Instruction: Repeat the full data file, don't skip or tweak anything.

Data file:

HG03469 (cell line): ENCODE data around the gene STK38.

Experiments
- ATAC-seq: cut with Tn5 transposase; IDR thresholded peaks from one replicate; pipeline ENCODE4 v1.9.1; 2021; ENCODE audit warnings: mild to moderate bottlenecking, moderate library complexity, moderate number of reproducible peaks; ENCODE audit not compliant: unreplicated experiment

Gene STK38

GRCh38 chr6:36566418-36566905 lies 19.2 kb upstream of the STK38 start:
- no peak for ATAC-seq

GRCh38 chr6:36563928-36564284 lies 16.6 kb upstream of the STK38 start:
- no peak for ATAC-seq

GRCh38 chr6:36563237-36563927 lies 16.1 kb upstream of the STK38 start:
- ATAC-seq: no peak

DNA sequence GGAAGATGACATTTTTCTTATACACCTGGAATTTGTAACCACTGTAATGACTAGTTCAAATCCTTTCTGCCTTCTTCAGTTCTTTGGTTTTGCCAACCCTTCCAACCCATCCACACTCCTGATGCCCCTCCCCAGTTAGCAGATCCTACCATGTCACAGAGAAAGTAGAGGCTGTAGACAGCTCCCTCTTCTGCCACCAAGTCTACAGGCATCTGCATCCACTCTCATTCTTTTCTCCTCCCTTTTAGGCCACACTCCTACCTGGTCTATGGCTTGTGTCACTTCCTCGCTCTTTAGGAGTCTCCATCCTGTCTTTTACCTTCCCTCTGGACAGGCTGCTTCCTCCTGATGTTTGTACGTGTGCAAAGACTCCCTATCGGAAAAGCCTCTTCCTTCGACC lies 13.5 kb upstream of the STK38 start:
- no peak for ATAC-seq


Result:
HG03469 (cell line): ENCODE data around the gene STK38.

Experiments
- ATAC-seq: cut with Tn5 transposase; IDR thresholded peaks from one replicate; pipeline ENCODE4 v1.9.1; 2021; ENCODE audit warnings: mild to moderate bottlenecking, moderate library complexity, moderate number of reproducible peaks; ENCODE audit not compliant: unreplicated experiment

Gene STK38

GRCh38 chr6:36566418-36566905 lies 19.2 kb upstream of the STK38 start:
- no peak for ATAC-seq

GRCh38 chr6:36563928-36564284 lies 16.6 kb upstream of the STK38 start:
- no peak for ATAC-seq

GRCh38 chr6:36563237-36563927 lies 16.1 kb upstream of the STK38 start:
- ATAC-seq: no peak

DNA sequence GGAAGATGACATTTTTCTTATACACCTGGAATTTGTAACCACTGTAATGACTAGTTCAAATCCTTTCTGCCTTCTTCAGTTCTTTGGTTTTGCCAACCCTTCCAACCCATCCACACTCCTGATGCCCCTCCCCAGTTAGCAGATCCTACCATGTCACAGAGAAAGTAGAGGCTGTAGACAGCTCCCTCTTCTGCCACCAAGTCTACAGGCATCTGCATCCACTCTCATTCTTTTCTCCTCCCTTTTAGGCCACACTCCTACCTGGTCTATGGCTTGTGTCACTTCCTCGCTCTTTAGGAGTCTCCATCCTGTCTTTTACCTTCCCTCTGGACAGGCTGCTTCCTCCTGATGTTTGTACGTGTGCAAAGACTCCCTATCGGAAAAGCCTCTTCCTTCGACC lies 13.5 kb upstream of the STK38 start:
- no peak for ATAC-seq